'Fantasia' Animator Ken Walker Dies

Ani­ma­tor and direc­tor Ken Walker, whose work for Dis­ney included such mem­o­rable films as “Alice in Won­der­land” and “Fan­ta­sia,” died August 18 at the age of 91.

Ani­ma­tor and direc­tor Ken Walker, whose work for Dis­ney included such mem­o­rable films as Alice in Won­der­land and Fan­ta­sia, died August 18, according to a report by online blog Big Cartoon News. He was 91.

A mem­ber of the Direc­tors Guild of Amer­ica, Walker worked for Dis­ney from 1940–42 and 1945–52. He was filmed as one of Disney’s lead­ing ani­ma­tors on the “Dis­ney Car­toons” episode of You Asked For It:

Walker also worked for many other notable com­pa­nies, such as Colum­bia Pic­tures and Hanna-Barbera. He was the founder and sole owner of N.Y.C. Totem Pro­duc­tions from 1965 to 1971. In 1981, he founded Fun­ny­bone Films in Hol­ly­wood, Cal­i­for­nia, where he remained owner for 20 years.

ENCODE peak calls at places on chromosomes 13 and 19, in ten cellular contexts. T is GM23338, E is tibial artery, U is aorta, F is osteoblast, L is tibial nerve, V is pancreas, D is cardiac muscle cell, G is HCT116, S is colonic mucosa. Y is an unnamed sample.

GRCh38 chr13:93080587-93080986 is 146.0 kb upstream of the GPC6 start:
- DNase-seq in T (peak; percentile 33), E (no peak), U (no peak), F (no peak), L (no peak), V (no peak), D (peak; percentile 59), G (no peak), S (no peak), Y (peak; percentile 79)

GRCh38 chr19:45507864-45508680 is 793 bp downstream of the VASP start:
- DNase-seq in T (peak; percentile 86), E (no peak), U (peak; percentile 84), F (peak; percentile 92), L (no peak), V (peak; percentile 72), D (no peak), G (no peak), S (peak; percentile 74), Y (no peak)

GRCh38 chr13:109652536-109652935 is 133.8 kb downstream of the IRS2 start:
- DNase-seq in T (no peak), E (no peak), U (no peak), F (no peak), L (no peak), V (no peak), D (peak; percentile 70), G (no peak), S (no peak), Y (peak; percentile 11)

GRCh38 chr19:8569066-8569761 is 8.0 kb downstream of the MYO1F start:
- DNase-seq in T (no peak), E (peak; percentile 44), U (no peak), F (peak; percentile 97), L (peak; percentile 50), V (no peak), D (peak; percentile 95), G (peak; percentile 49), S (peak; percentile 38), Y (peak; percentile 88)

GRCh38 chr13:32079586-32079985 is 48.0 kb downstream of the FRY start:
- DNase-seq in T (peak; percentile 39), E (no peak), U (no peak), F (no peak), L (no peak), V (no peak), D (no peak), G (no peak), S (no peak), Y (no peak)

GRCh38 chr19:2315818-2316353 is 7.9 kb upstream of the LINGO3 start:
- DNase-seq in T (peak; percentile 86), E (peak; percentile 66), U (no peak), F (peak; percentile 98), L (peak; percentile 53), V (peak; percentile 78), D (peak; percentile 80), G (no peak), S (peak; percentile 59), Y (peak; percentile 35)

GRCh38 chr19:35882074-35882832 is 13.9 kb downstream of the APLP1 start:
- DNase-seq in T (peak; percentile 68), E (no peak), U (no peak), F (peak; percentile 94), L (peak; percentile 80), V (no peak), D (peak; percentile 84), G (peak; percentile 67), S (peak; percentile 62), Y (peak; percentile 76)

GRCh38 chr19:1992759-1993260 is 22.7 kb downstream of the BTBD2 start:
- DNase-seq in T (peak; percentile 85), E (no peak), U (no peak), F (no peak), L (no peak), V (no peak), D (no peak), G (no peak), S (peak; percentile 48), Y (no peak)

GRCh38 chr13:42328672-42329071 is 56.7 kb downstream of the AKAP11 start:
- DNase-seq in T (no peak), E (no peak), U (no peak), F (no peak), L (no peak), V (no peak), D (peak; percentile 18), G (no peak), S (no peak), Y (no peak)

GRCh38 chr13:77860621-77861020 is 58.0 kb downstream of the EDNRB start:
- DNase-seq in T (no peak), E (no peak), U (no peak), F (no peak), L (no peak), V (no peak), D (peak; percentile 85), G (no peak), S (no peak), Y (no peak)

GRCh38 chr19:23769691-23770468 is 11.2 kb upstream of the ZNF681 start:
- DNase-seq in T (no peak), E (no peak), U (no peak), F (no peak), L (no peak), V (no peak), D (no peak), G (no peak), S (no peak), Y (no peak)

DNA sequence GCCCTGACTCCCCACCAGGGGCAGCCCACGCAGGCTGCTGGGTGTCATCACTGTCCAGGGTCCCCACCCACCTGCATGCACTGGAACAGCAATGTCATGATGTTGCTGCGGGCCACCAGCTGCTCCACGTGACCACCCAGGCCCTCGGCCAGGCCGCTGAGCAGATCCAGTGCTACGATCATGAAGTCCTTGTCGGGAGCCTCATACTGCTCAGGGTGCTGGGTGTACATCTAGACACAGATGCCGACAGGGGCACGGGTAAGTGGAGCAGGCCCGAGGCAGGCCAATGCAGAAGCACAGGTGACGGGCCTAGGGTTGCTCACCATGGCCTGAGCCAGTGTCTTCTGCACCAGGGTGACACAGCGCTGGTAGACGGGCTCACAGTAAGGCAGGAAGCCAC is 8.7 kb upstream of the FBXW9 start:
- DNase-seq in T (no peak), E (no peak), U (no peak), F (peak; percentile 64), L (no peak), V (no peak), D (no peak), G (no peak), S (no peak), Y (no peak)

In TV, he ani­mated Mil­ton the Mon­ster (1965), Bailey’s Comets (1973) and The Great Grape Ape Show (1977). He ani­mated the ABC After­school Spe­cials The Incred­i­ble, Indeli­ble, Mag­i­cal Phys­i­cal, Mys­tery Trip (1973) and The Mag­i­cal Mys­tery Trip Through Lit­tle Red’s Head (1974).

Walker ani­mated the TV spe­cials The Bear Who Slept Through Christ­mas (1973) and The Grinch Grinches the Cat in the Hat (1982), as well as the TV-movie Clerow Wilson’s Great Escape and The Mad Mag­a­zine TV Spe­cial, both made in 1974.

He was a pro­duc­tion designer for the 2000 spe­cial It’s the Pied Piper, Char­lie Brown and a tim­ing direc­tor for the 1994–94 series Skele­ton War­riors. He was a char­ac­ter ani­ma­tor for the 1982 H-B fea­ture film Heidi’s Song and an ani­ma­tor for the 1992 hybrid movie Cool World. As well, he ani­mated the the­atri­cal 1974 short Trail of the Lone­some Pink and was ani­ma­tion direc­tor of the inde­pen­dent 1966 short Seeds of Discovery.

Born in Salt Lake City, Utah on May 4, 1921, Walker grad­u­ated from North Hol­ly­wood High School in 1940. He served in the United States Navy in the Pacific The­atre from 1942 to 1945.

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